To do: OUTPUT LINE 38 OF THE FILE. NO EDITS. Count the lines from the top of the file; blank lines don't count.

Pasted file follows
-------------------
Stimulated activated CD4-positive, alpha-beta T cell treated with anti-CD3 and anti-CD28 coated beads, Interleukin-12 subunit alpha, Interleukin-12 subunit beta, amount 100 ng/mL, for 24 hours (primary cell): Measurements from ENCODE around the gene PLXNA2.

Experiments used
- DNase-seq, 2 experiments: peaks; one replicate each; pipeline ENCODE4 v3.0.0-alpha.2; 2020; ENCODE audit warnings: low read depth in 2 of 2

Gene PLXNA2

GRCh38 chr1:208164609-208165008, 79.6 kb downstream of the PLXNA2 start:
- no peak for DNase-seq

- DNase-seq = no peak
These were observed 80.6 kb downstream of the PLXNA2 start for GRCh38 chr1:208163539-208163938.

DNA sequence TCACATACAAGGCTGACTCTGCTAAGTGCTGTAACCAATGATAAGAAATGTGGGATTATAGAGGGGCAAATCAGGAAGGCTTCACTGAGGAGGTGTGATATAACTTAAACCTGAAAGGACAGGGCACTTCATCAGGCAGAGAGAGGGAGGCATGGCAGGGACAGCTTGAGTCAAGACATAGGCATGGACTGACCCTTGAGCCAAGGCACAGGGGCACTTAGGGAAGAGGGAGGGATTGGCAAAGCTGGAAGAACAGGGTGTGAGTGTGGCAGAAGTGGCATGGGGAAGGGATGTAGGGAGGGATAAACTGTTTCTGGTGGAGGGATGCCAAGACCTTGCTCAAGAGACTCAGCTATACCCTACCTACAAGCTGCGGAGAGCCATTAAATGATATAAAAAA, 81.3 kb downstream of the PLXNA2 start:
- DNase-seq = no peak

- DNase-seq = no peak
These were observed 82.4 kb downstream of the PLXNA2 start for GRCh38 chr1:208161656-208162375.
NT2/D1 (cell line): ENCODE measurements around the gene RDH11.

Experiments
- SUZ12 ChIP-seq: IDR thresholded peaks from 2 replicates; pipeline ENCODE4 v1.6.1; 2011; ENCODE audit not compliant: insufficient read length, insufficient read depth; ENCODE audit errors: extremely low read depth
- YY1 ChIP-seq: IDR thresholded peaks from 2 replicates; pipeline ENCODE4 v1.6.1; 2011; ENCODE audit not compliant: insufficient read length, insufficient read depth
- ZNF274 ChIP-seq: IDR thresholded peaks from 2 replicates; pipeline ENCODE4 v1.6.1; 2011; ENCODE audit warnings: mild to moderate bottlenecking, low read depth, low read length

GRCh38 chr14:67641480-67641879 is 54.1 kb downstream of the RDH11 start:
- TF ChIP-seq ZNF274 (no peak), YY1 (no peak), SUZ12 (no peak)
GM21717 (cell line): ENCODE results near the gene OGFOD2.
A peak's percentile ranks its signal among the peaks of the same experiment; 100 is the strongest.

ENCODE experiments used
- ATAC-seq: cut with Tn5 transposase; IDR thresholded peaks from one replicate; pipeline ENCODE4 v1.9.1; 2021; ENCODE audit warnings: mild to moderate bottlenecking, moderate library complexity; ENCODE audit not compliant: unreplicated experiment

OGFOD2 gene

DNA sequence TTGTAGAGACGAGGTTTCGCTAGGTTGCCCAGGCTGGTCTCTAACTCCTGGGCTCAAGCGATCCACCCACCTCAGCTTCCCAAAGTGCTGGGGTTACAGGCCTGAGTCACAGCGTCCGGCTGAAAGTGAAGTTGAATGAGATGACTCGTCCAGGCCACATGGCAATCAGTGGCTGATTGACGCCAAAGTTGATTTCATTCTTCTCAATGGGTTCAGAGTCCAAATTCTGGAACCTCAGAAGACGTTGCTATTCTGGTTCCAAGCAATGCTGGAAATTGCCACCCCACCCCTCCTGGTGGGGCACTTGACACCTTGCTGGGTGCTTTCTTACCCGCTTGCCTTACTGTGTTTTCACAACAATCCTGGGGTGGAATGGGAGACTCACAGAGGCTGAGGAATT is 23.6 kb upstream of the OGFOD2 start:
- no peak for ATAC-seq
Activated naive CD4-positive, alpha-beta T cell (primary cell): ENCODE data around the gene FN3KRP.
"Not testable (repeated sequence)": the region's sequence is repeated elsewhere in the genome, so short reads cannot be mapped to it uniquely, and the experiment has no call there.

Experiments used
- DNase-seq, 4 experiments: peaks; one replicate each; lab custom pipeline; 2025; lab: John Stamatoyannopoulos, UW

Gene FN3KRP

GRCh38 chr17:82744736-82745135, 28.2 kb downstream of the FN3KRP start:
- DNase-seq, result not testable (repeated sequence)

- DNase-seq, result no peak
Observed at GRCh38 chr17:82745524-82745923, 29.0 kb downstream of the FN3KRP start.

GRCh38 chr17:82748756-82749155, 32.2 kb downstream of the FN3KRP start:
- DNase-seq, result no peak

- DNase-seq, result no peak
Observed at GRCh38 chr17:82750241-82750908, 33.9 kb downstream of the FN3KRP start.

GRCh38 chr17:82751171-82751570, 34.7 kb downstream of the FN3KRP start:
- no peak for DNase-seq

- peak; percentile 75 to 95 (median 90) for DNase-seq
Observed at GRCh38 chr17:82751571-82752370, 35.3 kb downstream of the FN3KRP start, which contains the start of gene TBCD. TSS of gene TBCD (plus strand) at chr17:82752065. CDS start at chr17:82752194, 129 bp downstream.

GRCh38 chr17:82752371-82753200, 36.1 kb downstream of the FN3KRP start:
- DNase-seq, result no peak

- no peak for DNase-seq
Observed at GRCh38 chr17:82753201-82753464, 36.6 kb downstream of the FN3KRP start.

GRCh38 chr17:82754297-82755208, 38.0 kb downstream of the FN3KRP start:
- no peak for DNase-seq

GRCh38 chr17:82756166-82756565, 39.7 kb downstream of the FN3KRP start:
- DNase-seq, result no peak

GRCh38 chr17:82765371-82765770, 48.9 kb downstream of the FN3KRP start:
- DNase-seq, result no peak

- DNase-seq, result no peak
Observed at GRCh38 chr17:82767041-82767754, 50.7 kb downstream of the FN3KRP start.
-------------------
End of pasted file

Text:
- DNase-seq, result no peak